June 4, 2012

Early human activity has left a greater footprint on today's ecosystem than previously thought, says a CHANS-Net scientist working with colleagues at the University of Pittsburgh and in the multidisciplinary Long Term Ecological Research (LTER) Network, created by the National Science Foundation to investigate ecological processes over long temporal and broad spatial scales. Highlighted in the June issue of BioScience, the study shows how historic human actions caused changes in nature that continue to reverberate throughout present-day ecosystems.

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May 29, 2012

Two journals have issued calls for papers for upcoming special issues focusing on wetlands, sustainability and risk analysis.

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May 25, 2012

CHANS-Net member Matteo Convertino, of the University of Florida and the Risk and Decision Science Team of the Engineering R&D Center of the U.S. Army Corps of Engineers, is looking for potential collaborators for a symposium he has proposed at the Society for Risk Analysis Annual Meeting, Dec. 9-12 in San Francisco.

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May 1, 2012

Using nature’s beauty as a tourist draw can boost conservation in China’s valued panda preserves, but it isn’t an automatic ticket out of poverty for the human habitants, a unique long-term study shows.

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April 27, 2012

Continued expansion of industrial-scale oil palm plantations on the island of Borneo will become a leading cause of greenhouse gas emissions by 2020 unless strong forest and peatland protections are enacted and enforced, according to a National Academy of Sciences study co-authored by a CHANS-Net member.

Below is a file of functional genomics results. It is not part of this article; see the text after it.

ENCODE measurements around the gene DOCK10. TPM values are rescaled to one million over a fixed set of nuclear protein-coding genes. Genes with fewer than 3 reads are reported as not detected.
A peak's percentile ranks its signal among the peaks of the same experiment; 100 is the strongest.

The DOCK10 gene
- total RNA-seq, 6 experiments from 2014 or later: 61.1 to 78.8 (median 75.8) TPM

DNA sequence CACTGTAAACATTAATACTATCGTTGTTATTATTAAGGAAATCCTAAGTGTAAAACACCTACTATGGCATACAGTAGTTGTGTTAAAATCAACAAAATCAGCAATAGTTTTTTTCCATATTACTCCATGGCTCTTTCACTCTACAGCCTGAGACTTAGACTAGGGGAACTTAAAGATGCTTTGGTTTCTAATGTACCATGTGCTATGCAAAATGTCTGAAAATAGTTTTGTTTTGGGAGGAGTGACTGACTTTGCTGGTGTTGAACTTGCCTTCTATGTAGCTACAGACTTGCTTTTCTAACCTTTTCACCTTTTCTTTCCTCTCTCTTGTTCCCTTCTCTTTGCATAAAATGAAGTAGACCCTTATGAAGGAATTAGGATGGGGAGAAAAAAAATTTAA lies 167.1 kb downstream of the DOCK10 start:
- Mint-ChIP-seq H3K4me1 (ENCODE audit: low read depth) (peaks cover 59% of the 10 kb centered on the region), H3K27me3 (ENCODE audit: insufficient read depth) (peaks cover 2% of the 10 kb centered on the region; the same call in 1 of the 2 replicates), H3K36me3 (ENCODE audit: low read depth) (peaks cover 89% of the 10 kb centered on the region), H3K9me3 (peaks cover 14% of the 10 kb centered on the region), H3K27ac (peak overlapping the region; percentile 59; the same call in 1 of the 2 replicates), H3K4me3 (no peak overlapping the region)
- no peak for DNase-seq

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Complete this online survey: http://dels-registration.nas.edu/s3/LCM.

April 24, 2012

The U.S. National Academy of Sciences National Research Council Committee on Needs and Research Requirements for Land-Change Modeling is assessing the future research requirements for spatially-explicit land-change models and is requesting input from CHANS-Net land modelers.

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April 12, 2012

A CHANS-Net researcher and colleagues have definitively linked an increase in ocean acidification to the collapse of oyster seed production at a commercial oyster hatchery in Oregon, where larval growth had declined to a level considered by the owners to be "non-economically viable."

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April 11, 2012

The dates for the American Geophysical Union’s 2012 Fall Meeting have been changed to Monday, Dec. 3-Friday, Dec. 7, with pre-meeting events and workshops scheduled for Sunday, Dec 2.

Previously published deadlines will not change. The deadline for session proposals remains April 20; abstract and town hall submissions will open on June 12 and will close on Aug. 8; registration and housing open on July 12.

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April 11, 2012

New research suggests that allowing more Pacific salmon to spawn in coastal streams will not only benefit the natural environment, including grizzly bears, but could also lead to more salmon in the ocean and thus larger salmon harvests in the long term -- a win-win for ecosystems and humans.

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April 9, 2012

When most people look at a forest, they see walking trails, deer yards, or firewood for next winter. But CHANS-Net scientists at the Harvard Forest and Smithsonian Institution take note of changes imperceptible to the naked eye -- the uptake and storage of carbon. What they've learned in a recent study is that an immense amount of carbon is stored in growing trees, but if current trends in Massachusetts continue, development would reduce that storage by 18 percent over the next half century. Forest harvesting would have a much smaller impact.

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